What started out as a police raid of an unlicensed bar soon exploded into an all out riot that lasted days. The violence intensified to the point that the state national guard had to be called in. President Lyndon B. Johnson sent in the military in hopes of quelling the chaos. It was a mix of bad ingredients: you had a community that felt frustrated for the discrimination they’ve dealt with for years, a police force that has abused their authority, and a military coming in treating the situation as a war zone. It was a ticking time bomb.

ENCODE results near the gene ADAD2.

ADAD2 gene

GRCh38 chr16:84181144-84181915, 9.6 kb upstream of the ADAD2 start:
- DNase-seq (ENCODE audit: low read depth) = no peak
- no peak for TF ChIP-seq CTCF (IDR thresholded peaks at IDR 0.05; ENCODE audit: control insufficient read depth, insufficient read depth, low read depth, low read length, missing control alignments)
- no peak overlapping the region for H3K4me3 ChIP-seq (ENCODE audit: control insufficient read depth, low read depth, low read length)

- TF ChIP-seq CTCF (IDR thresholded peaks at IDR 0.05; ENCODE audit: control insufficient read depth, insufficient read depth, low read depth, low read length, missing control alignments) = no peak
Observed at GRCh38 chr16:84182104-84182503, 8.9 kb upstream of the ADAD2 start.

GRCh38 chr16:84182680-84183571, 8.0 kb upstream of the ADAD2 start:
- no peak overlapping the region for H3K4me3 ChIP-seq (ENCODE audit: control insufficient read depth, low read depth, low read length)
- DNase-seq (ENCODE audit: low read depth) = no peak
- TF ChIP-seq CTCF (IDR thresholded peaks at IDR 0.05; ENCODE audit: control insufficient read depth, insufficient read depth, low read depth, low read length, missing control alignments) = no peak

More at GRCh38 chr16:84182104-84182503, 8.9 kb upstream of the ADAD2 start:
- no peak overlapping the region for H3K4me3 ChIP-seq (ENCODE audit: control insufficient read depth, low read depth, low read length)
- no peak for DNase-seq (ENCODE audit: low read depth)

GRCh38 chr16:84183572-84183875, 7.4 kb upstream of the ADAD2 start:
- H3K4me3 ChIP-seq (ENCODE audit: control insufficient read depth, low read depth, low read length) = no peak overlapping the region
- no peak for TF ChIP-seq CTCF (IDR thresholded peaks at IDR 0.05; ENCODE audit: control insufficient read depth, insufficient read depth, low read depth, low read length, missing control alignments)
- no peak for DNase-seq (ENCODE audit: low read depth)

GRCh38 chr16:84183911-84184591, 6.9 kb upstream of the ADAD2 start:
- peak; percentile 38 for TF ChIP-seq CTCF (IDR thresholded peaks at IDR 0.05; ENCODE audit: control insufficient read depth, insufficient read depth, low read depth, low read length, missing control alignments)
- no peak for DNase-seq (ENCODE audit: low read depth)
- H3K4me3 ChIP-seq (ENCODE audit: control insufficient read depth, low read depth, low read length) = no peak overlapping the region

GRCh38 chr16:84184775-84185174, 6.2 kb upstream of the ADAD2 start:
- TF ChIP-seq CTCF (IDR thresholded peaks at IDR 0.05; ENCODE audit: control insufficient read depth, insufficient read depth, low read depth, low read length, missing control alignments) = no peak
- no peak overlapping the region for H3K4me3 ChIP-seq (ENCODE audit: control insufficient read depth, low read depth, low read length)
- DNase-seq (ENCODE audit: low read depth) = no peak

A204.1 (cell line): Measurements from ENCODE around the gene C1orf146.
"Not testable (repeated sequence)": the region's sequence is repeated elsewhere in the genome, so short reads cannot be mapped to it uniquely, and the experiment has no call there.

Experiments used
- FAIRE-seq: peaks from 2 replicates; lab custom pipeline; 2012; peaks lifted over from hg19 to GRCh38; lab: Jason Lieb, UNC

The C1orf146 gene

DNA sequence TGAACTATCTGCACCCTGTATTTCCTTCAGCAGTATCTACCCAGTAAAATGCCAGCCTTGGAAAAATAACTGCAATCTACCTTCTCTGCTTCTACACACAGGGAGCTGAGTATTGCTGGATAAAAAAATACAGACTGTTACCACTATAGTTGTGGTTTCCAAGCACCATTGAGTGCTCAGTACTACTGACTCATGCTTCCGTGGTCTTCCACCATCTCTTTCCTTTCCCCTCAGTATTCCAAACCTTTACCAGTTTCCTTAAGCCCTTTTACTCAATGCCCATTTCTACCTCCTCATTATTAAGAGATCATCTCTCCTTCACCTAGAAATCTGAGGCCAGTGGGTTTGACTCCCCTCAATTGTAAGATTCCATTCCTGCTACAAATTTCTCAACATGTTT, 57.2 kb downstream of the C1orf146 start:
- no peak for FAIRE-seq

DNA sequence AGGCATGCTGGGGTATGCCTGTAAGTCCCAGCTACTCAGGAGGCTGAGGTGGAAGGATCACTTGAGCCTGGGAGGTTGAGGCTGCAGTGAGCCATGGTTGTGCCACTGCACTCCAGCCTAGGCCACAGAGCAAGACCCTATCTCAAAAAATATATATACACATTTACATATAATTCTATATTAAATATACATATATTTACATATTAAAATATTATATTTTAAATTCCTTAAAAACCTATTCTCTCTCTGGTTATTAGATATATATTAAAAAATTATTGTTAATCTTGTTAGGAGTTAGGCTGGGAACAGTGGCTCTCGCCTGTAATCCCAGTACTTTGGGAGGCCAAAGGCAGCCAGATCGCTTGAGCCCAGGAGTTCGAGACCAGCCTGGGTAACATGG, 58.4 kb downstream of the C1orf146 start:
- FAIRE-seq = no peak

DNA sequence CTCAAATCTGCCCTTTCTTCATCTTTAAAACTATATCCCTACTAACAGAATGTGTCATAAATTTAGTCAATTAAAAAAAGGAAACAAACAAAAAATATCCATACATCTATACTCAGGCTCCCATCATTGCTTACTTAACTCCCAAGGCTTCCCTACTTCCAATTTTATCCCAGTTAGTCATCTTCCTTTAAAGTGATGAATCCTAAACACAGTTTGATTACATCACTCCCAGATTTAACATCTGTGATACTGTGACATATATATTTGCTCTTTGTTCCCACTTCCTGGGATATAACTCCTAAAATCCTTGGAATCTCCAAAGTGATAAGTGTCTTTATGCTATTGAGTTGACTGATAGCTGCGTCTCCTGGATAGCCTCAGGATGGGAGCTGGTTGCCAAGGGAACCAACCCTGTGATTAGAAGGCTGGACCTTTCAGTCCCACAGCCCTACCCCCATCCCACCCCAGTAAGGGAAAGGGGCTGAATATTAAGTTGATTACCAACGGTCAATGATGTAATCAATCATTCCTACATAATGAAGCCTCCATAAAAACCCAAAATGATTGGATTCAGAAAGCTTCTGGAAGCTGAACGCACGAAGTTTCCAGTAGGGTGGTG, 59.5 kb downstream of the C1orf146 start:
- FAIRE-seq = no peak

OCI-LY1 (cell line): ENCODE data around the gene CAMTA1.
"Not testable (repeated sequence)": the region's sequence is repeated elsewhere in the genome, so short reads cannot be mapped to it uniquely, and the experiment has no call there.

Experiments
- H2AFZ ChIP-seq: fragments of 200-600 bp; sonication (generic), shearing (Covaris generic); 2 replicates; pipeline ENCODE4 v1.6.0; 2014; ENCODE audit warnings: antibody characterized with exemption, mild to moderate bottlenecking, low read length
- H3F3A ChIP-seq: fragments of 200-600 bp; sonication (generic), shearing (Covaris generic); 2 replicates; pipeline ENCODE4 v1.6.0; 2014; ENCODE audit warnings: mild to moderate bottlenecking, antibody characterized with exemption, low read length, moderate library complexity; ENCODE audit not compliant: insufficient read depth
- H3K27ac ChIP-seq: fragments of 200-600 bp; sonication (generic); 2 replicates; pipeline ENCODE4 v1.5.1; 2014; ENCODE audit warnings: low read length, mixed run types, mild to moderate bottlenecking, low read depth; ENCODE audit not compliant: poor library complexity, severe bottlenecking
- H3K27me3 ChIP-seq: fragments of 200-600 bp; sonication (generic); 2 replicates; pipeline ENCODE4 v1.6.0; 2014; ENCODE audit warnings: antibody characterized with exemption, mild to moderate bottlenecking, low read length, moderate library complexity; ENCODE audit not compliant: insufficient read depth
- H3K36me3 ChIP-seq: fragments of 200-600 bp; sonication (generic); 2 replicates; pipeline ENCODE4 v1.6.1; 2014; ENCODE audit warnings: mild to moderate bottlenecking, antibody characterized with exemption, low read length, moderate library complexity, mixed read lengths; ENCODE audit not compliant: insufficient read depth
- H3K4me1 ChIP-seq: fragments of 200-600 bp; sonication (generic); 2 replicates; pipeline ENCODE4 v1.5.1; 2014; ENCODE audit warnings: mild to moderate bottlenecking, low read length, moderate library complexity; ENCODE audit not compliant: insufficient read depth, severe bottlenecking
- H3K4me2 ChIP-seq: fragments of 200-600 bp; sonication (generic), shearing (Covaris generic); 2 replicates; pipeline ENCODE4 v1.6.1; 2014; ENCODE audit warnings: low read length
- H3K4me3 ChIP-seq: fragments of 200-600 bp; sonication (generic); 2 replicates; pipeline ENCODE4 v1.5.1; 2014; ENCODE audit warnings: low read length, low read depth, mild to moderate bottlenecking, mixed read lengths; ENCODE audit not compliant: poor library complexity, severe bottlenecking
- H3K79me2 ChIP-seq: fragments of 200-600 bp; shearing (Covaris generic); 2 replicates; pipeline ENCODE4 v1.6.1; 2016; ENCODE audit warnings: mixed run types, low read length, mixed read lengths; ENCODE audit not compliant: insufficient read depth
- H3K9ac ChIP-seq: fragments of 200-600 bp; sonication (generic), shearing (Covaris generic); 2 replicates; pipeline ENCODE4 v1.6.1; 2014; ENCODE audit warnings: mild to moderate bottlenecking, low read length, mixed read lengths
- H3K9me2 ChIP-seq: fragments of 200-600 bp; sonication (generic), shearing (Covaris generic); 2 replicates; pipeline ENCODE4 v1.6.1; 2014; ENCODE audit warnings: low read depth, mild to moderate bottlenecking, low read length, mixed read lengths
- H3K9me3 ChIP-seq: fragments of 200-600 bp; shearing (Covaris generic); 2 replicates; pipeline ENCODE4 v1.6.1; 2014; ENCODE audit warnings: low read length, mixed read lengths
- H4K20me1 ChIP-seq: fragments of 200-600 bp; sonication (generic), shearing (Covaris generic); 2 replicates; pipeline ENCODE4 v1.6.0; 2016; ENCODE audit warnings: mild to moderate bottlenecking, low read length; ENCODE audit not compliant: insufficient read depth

We focus in on the Algiers Motel, a short distance away from where the riots started. This is the site where one of the worst encounters took place. Responding to the threat of a sniper in the area, authorities raided the motel and held up the guests for interrogation. The head of the squad is Officer Krauss (Will Poulter), an unrelenting racist who will go to any lengths to get what he wants, whether it’s by intimidation, humiliation, or physical abuse. Amongst the group he holds up (primarily black males) are Larry (Algee Smith), an aspiring singer, Larry’s friend (Jacob Latimore), a veteran returning from Vietnam (Anthony Mackie), and two white women (Hannah Murray, Kaitlyn Dever).